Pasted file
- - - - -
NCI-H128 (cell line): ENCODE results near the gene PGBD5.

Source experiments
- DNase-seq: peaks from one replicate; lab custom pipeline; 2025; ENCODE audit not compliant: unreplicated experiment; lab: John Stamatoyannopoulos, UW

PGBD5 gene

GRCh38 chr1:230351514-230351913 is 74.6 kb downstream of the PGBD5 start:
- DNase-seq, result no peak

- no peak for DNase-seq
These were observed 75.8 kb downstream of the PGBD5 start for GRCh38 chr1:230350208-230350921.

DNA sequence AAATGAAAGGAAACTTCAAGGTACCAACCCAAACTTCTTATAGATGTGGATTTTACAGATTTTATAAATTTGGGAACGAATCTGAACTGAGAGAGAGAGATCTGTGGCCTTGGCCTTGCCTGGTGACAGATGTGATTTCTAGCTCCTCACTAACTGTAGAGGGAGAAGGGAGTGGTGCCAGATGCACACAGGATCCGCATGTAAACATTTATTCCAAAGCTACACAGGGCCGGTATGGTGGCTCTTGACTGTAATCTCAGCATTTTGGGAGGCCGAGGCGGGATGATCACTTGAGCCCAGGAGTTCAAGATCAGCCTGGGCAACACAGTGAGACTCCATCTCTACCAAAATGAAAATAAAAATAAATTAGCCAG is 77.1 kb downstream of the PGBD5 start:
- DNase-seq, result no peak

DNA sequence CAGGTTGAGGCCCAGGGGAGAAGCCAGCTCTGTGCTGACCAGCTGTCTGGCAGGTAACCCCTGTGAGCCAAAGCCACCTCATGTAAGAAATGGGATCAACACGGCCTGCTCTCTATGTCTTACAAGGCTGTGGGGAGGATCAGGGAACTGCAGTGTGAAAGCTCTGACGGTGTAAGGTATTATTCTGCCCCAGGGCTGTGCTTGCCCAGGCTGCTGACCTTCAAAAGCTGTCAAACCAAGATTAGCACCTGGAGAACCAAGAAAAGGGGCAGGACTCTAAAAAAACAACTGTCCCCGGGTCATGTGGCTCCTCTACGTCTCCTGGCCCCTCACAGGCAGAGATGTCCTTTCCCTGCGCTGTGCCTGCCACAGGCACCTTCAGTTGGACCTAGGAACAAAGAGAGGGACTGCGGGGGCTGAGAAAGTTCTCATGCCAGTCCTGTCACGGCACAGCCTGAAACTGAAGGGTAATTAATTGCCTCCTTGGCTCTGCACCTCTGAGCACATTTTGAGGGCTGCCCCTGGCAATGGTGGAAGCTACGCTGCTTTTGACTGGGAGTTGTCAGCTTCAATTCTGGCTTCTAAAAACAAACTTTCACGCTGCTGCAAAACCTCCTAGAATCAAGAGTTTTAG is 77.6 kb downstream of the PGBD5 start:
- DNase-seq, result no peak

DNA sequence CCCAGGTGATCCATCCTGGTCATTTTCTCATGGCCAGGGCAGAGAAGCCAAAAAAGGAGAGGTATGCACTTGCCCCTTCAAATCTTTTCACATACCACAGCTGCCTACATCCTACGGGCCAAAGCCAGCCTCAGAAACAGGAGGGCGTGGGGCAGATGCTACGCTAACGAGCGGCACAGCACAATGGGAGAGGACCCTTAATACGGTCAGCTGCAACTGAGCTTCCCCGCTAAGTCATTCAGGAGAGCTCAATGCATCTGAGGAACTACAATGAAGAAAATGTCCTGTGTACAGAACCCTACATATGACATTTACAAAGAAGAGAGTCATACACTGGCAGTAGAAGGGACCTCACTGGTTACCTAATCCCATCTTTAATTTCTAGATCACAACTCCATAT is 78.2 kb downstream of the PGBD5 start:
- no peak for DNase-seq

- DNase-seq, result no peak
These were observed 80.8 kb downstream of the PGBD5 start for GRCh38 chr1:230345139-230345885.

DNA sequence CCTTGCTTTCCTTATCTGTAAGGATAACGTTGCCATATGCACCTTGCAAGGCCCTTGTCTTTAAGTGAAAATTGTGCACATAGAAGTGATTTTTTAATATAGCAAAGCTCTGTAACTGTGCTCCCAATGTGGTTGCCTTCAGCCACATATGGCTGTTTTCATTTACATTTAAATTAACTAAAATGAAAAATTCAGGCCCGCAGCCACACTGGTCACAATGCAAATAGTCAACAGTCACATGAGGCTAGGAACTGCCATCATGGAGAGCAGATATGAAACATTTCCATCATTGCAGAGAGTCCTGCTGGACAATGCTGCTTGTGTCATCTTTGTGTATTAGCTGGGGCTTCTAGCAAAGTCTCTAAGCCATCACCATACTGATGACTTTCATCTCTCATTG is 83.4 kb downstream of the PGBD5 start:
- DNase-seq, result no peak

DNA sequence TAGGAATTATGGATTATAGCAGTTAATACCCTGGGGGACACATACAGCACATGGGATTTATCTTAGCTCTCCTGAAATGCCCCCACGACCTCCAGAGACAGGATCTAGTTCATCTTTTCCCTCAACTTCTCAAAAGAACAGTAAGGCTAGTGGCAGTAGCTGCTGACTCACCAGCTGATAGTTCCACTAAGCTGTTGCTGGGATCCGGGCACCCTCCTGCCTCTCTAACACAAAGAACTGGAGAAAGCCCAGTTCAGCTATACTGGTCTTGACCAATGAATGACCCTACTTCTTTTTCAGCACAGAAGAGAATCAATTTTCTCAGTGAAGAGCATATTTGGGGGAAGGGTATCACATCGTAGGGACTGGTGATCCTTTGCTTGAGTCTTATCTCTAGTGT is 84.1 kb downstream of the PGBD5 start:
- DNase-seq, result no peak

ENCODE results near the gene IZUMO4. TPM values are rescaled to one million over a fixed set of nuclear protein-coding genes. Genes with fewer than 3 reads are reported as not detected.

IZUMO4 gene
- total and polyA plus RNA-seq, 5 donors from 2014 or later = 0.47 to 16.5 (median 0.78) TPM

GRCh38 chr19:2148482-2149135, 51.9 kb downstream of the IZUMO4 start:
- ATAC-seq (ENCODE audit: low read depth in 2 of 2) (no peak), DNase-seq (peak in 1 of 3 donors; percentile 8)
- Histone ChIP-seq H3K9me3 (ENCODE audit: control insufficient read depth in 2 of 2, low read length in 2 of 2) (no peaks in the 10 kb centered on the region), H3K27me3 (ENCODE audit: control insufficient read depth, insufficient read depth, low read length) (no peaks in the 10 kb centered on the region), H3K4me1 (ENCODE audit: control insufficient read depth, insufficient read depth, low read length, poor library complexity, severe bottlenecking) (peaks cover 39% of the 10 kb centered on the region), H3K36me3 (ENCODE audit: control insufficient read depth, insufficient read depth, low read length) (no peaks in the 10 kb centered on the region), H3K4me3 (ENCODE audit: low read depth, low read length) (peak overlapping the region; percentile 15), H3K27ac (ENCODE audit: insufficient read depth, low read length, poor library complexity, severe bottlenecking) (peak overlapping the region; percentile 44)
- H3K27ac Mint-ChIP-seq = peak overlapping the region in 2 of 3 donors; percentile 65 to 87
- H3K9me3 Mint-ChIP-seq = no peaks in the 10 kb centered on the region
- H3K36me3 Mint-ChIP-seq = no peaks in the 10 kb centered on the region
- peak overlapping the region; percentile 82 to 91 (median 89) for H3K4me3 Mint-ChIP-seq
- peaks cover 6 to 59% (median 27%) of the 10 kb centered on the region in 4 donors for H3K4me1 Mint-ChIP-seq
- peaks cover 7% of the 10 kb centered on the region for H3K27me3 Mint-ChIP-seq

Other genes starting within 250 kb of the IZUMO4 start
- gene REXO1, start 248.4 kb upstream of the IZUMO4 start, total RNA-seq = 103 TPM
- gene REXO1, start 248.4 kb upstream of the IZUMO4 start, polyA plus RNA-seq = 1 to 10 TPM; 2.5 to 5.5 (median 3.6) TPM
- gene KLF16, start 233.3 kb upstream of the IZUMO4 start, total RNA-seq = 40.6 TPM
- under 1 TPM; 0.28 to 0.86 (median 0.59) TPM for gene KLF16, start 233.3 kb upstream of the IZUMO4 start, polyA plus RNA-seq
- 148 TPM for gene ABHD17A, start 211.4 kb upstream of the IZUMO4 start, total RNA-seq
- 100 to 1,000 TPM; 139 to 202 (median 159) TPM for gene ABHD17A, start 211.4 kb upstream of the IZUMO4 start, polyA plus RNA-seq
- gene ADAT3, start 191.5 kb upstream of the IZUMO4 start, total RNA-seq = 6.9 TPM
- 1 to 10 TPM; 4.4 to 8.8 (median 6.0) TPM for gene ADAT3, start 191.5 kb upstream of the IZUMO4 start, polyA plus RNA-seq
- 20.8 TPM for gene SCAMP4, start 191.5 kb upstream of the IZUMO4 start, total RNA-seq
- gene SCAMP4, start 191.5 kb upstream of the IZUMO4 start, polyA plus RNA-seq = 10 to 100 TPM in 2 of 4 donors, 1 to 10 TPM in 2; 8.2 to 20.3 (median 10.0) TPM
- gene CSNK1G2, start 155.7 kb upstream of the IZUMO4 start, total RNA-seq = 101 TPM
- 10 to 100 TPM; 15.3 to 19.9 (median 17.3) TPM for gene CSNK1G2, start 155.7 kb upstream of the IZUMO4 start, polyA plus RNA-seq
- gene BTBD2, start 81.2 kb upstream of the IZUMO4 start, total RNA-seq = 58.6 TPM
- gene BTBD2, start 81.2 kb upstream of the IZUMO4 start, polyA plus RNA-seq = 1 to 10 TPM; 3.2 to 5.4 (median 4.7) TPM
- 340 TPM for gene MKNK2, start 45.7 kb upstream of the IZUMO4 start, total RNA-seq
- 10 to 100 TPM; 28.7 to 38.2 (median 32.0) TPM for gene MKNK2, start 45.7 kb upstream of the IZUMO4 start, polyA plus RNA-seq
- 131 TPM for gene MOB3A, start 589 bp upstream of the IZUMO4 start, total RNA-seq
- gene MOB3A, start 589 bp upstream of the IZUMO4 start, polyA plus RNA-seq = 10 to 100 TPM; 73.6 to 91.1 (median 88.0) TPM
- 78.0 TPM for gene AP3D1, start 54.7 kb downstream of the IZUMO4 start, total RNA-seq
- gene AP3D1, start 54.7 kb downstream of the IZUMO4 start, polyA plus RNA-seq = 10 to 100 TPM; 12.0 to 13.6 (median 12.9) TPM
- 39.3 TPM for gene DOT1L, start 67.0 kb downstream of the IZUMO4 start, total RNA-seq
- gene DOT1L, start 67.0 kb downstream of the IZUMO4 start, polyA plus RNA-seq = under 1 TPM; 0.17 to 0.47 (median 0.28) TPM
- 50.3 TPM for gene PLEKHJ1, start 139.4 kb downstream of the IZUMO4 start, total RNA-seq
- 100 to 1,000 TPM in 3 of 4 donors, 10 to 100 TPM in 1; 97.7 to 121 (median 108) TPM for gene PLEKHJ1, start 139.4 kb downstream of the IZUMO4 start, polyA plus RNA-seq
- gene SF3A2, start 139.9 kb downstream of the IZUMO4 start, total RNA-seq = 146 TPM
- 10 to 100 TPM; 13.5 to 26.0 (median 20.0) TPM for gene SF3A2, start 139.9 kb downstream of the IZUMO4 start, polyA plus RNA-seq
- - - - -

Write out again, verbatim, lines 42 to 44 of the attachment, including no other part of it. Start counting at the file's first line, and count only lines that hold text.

- 20.8 TPM for gene SCAMP4, start 191.5 kb upstream of the IZUMO4 start, total RNA-seq
- gene SCAMP4, start 191.5 kb upstream of the IZUMO4 start, polyA plus RNA-seq = 10 to 100 TPM in 2 of 4 donors, 1 to 10 TPM in 2; 8.2 to 20.3 (median 10.0) TPM
- gene CSNK1G2, start 155.7 kb upstream of the IZUMO4 start, total RNA-seq = 101 TPM